Prince Harry settles a case against the publisher of a tabloid newspaper in the United Kingdom who hacked his phone

LONDON – The publisher of a British newspaper has agreed to pay Bryce Harry a “substantial” sum in costs and damages for violating his privacy through phone hacking and other illegal intrusions, Harry's lawyer said Friday.

Lawyer David Sherborne said the Mirror Group newspapers had agreed to pay Harry's legal costs and damages and would make an interim payment of 400,000 pounds ($505,000).

Harry was awarded £140,000 ($177,000) in compensation in December after a judge found that… Phone hacking It was “widespread and common” at Mirror Group newspapers in the 1990s, and newspaper executives covered it up. Judge Timothy Fancourt found that Harry's phone had been compromised to a “modest extent.”

The Mirror Group said in a statement that it was “pleased to have reached this agreement, which gives our business greater clarity moving forward from the events that occurred many years ago for which we have apologized.”

The case that Harry filed against the Mirror Group, which publishes the Daily Mirror and two other tabloids, is one of several cases he launched in a campaign against the British media, which he accuses of ruining his life and persecuting his late mother, Princess Diana, and his wife. Megan.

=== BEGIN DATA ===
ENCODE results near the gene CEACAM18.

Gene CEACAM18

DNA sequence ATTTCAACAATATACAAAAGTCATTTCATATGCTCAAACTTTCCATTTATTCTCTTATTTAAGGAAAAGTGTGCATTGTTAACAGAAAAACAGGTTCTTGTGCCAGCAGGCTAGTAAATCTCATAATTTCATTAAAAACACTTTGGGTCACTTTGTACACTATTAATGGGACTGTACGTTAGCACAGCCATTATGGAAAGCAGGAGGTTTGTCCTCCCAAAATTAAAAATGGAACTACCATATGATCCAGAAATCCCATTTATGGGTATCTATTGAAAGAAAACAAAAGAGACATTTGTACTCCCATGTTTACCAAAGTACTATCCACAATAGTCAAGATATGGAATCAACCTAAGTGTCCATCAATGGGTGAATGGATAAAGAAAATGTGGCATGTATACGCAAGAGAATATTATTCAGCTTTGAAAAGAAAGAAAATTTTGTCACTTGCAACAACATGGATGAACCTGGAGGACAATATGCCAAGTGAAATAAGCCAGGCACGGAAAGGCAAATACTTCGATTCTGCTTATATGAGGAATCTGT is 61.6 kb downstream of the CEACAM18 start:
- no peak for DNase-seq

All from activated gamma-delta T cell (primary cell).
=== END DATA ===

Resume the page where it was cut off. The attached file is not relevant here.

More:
In June, he became the first senior member of the royal family To testify in court In more than a century while trying his case against the mirror.

Harry, also known as the Duke of Sussex, was not in court for Friday's ruling. He traveled to London from his home in California earlier this week to visit his father, King Charles III, who was diagnosed with cancer. Harry returned to the United States about 24 hours later.

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Harry still has ongoing cases against the publishers of The Sun and Daily Mail over allegations of illegal hacking. He recently dropped a libel case against the publisher of The Mail after an inadequate pre-trial ruling.

At a High Court hearing on Friday, the judge ordered the Mirror Group to pay some of the legal costs of three other claimants whose cases were being heard alongside Harry's.

Fancourt said that “all plaintiffs were vindicated” by the court's findings of misconduct by the Mirror Group, and that legal costs had increased due to the publisher's “attempts to conceal the truth.”

The publisher was ordered to pay “overhead costs” for a public case aimed at exposing wrongdoing committed by the company. This is separate from the legal costs of preparing and submitting individuals' specific claims.

The judge said the other three claimants must pay some of Mirror Group's costs in their individual cases. The judge found last December that the privacy of all four plaintiffs had been violated, but dismissed the cases brought by actress Nikki Sanderson and Fiona Whiteman, the ex-wife of comedian Paul Whitehouse, because they were brought too late. Actor Michael Turner's claim was partially successful.

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